Don’t look now, but it’s already here. The Elf, manufactured by Organic Transit, based in the US state of North Carolina, is the brainchild of inventor Rob Cotter, Organic Transit’s founder and chief executive officer. And it evokes nothing less than the love child of a recumbent tricycle and a Messerschmitt bubble car.
The Elf’s car DNA is visible in features such as its tadpole-like polycarbonate shell, which shields riders from the elements and – abetted by LED headlamps, taillamps and turn indicators – makes the impish vehicle more visible on roads than a traditional two-wheeler. Its bike pedigree shows up in its control scheme; its narrow front wheels, equipped with disc brakes, are steered and stopped by hand grips rather than a car-style steering wheel and brake pedal.
Equipped with a standard three-speed internal-hub transmission or an optional NuVinci continuously variable planetary transmission, the Elf moves by pedal and/or electric power; its one-horsepower electric motor is powered by a lithium iron phosphate battery pack, which is fed by a 100-watt rooftop solar panel. The pack takes seven hours to charge by sunlight or 1½ hours when plugged into a standard household outlet.
Speeding tickets likely won’t be an issue. The Elf tops out at 20mph on electric power alone, 30mph with pedals pumping. Ideally suited to quick urban jaunts, the Elf is less useful for long-range travel, unless you happen to be an ultra-marathoner. Its motor-only cruising range is a modest 18 miles, although pedalling can bump range to as much as 40 miles.
Classified as a bicycle and measuring just 8ft long, 4ft wide and 5ft tall, the Elf is small enough to park on a sidewalk or drive on a bike path. And despite its generous 350lb payload capacity, the Elf weighs just 150lbs, which helped it achieve a manufacturer-estimated MPGe rating of 1,800 miles (in other words, it can travel 1,800 miles on the energy equivalent of one gallon of gasoline).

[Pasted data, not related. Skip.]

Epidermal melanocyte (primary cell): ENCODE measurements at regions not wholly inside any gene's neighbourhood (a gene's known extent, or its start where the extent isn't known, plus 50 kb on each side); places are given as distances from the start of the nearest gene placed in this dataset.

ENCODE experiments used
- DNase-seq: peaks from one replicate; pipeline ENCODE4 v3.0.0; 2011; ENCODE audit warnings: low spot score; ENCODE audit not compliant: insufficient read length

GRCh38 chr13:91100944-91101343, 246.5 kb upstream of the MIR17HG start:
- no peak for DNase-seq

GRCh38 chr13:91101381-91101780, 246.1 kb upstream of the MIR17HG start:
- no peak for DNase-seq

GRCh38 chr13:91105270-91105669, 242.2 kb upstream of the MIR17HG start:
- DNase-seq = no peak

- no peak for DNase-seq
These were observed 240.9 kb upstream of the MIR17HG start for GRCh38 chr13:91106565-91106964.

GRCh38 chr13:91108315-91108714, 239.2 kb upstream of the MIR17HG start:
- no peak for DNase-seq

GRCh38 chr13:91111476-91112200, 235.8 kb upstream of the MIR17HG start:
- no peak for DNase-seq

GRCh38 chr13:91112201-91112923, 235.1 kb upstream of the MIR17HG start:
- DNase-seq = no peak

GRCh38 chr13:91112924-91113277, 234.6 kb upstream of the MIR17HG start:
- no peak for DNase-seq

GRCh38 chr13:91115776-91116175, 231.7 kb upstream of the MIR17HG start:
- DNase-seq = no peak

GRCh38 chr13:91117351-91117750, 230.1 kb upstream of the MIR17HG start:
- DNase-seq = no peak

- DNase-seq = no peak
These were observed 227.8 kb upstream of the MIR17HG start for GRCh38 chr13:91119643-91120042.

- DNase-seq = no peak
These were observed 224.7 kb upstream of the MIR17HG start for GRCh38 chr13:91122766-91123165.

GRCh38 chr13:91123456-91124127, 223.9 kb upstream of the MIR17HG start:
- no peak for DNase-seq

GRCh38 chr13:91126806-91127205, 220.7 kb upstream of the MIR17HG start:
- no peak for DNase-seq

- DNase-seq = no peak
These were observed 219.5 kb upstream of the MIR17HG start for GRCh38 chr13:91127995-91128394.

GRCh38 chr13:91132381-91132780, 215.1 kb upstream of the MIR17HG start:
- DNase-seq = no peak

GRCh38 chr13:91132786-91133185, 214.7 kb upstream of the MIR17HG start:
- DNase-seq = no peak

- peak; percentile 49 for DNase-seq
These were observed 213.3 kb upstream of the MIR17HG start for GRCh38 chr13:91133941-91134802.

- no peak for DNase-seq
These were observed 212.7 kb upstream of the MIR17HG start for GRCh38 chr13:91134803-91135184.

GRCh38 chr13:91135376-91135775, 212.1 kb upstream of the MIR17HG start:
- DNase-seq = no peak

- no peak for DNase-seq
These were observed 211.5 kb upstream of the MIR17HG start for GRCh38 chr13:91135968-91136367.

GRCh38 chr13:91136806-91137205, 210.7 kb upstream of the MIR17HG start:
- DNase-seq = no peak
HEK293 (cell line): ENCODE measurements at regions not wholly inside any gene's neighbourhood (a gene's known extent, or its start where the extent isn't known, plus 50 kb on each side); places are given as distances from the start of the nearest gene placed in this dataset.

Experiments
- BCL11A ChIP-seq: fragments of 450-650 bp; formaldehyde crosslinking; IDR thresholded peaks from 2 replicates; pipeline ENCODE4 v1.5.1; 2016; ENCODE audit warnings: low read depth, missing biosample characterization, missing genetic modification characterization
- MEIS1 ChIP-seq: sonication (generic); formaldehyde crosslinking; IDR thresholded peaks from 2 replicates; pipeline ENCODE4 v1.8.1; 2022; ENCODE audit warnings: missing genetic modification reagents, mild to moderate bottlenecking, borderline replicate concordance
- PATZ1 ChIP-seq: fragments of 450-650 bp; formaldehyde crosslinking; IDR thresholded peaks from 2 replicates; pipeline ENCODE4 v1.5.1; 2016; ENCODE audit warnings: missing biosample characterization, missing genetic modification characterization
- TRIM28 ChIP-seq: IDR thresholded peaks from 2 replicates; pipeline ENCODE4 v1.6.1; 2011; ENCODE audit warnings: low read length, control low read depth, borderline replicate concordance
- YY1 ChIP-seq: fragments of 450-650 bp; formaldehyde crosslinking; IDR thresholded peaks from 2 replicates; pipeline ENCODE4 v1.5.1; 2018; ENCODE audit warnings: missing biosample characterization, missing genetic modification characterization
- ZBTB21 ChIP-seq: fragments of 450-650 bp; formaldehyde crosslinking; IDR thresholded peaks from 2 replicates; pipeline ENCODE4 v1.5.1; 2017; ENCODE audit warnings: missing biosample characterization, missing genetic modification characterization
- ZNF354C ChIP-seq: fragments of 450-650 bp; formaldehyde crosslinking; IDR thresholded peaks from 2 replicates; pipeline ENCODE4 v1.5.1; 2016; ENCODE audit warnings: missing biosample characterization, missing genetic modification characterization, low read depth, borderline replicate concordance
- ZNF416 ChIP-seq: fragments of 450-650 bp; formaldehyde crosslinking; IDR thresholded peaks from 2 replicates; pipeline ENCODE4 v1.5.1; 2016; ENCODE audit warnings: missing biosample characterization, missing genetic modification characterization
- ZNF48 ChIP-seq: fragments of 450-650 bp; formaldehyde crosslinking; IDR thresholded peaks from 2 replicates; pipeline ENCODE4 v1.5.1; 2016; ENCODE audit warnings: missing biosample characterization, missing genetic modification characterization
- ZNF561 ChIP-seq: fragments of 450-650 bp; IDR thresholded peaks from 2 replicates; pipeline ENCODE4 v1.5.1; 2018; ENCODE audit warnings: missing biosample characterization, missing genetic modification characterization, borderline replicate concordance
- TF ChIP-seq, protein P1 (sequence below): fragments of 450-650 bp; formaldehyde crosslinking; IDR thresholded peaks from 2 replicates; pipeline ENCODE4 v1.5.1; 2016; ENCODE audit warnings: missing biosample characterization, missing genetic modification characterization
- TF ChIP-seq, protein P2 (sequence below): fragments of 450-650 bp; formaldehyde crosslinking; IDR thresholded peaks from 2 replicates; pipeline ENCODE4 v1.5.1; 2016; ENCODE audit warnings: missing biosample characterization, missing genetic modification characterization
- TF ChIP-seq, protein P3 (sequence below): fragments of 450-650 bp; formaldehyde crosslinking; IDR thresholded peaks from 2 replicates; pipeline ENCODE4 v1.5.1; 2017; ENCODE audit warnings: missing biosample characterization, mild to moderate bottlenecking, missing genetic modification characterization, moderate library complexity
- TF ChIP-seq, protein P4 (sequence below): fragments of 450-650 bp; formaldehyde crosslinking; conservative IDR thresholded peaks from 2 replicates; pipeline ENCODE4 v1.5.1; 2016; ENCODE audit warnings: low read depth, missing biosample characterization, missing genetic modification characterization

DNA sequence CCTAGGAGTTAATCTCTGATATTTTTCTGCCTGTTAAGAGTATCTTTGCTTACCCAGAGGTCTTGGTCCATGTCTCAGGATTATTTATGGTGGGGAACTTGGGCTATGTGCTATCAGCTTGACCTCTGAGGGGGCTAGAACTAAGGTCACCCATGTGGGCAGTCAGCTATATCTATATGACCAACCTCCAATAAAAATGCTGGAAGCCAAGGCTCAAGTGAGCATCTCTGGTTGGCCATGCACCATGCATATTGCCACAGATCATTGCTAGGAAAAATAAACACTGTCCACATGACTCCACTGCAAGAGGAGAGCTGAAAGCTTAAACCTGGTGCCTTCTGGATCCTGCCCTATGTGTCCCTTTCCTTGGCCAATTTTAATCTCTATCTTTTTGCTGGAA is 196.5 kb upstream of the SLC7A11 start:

The ELF is aimed squarely at the millions of local commuters who don’t ride bikes because they’re worried about things like safety, bad weather, limited cargo capacity and co-workers with little tolerance for sweat-soaked colleagues. The market potential is there, Cotter asserts, and US Department of Transportation data backs him up: half of all the domestic trips Americans take are three miles or less, yet people use cars to make 72% of those trips. Cotter, the former vice-president of the International Human Powered Vehicle Association, firmly believes the Elf could change that autoholic mind-set.
“Wherever the Elf goes, users become healthier, cities become more livable and environments improve,” Cotter says. “We call this environmental prosperity and that’s part of our mission.”
The Elf’s starting price is $5,495, though with an options list that includes such upgrades as a second battery ($600), fatter tires that deliver a smoother ride over broken pavement ($100), and carbon fibre body panels ($600), a fully loaded example can top $8,500. That’s some serious scratch – until you consider that the average car-owning US household spends more than $9,000 a year for things like fuel, insurance, registration and so forth, Cotter notes.
Organic Transit, which raised $225,789 through the crowd-funding site Kickstarter, produced 350 Elf cars in the last 14 months and hopes to soon boost production to 1,200 a year.